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more regarded, than the fame things would be, if they came from Persons of a lower Extraction.

But suppose it should not be your Lot to be in any Publick Office in Church or Scate, yet if you be only considered in your private Capacities, the due improve ing your more liberal Education will be of unspeakable Benefit and Service to you, for your better improving all those your other Advantages in respect of your Wealth, Leisure, Power, and Honour; concerning each of which I crave Leave to add a few Words.

II. The next in order to be considered is that of Wealth, unto which you are commonly born, but you are never born with Skill to manage it. That never descends to you from your Ancestors, bot is to be learned by your own Industry. There is indeed no great Art or Knowledge required towards the wasting or misemploying a fair Estate ; but you must be willing to bestow some studious and serious Thoughts if you desire to understand how you may preserve it and rightly use it. This is to be done by Prudence, Diligence, and Frugality, together with a liberal and generous Piety and Charity, all which greatly conduce to the truly honourable, pleafant, and advantageous managing an'ample Revenue.

The first of these, Prudence, which teaches us in all Affairs how to judge, chuse, and act, is well known to be one of the most comprehensive Virtues, of universal Neceflity in the whole Conduct of Human Life. Without this none can be bappy in any Condition, but 'tis of the highest Usefulness to the Rich and Great, as in all their Concerns, fo particularly in the managing their Eftates. Wisdom is good with an Inheritance, says Solomon, Ecclef. 7. 11. By how much the larger Portion of worldly Goods the indulgent Benignicy of Heaven hath favoured you with, so much the more need have you to get your Minds as largely stock'd with Wisdom and Prudence. “For great Fortunes I have been well compared to mighty Engines, which, M 2

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“ if they are wisely and carefully managed, will per“ form great and beneficial Effecs : but if not, instead " of serving their End, they may dalh out the Brains u of him that vsech them. Thus, without a vigilant and discerning Precaucion, that Wealth, which mighe be employed for the doing much Good, may only ensnare and ruio you, by chose its (trong and powerful Temptations, of which I discours’d in the first Chapter. When valt Treasures are in the Poffeffion of the foolin and vicious, they tend to make their Folly the more conspicuous, their Vices the more mischievous, and themselves in the Ifue both more ridiculous and more miserable. What wretched Work is made with the accnmulated Product of the Sweat of Thousands, when 'uis all sacrific'd to the wild and lewd Genius of some soucih or wancon Voluptoary. Such a one often appears plainly infatuated with his Grandeur, and most excellively conceited, when most extravagantly wicked, having his Head fill'd with the Magottry of an Hundred Caprices, for the more nice and delicate gratifying the Riot and Luxury of himself, and his Parasites and Prostitutes, and all that minister to his Follies, until at length his whole Etate is exhausted in those inglorious Ures, and wasted away upon the very Scum and abjea part of Mankind. But where Riches are disposed of, noc by the boundless Cravings of ravenous Lusts, but by the Rules and Measures of true Wisdom, they will not only be kept from being consumed in the Service of Sin, but made great and valuable Blessings to the Owners of them and many others.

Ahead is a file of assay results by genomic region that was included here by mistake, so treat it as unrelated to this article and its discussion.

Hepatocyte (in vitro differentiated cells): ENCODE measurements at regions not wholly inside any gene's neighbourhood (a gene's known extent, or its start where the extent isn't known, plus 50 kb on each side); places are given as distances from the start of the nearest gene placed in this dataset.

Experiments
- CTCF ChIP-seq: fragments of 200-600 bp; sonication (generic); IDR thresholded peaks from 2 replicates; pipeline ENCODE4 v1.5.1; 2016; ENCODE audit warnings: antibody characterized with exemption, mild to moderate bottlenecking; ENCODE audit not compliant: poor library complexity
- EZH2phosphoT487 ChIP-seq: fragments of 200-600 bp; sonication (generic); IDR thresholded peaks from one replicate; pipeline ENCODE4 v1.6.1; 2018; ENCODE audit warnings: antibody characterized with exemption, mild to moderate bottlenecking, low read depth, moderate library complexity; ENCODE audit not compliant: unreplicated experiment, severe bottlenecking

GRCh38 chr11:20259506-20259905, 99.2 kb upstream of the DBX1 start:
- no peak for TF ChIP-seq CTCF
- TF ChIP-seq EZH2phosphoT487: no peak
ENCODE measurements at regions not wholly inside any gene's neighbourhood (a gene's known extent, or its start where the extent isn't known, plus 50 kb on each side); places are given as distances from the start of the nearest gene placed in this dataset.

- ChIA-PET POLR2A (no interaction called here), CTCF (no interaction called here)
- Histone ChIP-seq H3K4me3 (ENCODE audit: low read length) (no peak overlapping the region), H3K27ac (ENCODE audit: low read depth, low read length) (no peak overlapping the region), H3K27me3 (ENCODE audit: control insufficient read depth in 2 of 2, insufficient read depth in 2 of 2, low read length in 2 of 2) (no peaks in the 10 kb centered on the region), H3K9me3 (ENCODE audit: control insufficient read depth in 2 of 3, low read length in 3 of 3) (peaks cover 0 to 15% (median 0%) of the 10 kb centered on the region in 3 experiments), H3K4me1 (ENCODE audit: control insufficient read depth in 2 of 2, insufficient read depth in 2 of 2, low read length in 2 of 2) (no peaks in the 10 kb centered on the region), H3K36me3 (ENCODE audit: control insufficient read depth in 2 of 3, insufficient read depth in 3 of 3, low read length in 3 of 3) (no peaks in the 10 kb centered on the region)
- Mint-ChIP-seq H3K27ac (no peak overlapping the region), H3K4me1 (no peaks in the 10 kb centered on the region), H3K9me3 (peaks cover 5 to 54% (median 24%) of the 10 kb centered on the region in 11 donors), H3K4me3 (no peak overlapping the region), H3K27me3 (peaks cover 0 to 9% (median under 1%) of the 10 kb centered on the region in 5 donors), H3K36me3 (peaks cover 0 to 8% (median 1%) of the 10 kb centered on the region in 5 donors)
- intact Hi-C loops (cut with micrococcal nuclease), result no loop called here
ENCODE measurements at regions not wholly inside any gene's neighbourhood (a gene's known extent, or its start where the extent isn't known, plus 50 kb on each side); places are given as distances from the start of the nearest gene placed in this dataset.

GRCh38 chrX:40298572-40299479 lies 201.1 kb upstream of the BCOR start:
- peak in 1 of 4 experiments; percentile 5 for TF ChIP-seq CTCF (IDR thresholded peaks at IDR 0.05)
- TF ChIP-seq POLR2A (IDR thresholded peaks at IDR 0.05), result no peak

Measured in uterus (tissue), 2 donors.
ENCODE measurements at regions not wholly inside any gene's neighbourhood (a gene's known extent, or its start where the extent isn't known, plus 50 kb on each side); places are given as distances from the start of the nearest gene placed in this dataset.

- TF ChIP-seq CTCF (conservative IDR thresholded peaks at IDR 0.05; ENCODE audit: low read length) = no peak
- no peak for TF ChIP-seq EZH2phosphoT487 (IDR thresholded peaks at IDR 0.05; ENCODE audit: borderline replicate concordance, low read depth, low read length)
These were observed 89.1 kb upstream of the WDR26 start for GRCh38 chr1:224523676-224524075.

Such, a prudent Conduct will Mew it self by an induftrious Diligence, and necessary Frugality, for the preserving, augmenting, and improving your Wealth, ia a literal Seose, that under the Direction of the same Prudence you may be the better enabled to make a higher and more noble Improvement thereof in such Works of Liberality, Piety, and Charity, as may bear a jut Proportion to the Greatness of your Poflellions.


Your Estates, how large foever, may be diminished apace, if you fall think it beneath your Quality co look into them with your own Eyes, to see and know what Rents are paid, and what Dedu&tions are made for Taxes and Repairs, and other Charges, and to examine the Accounts your Stewards and Servants give you. Without some Care and Diligence herein you will make a wiong Estimate in calculating the Valoe of your Revenues, and be altogether ignorant how to proportion your Expences. Justice will not allow you to spend any more than what is truly your own, and a discreet Frugalicy will teach you co spend somewhac less. Now that is only to be accounted yours which remains with you after your Debts, Taxes, Repairs, óc. are deducted. And every wise Man that owes Money will consider what some have reminded us of, viz. That a proportionable part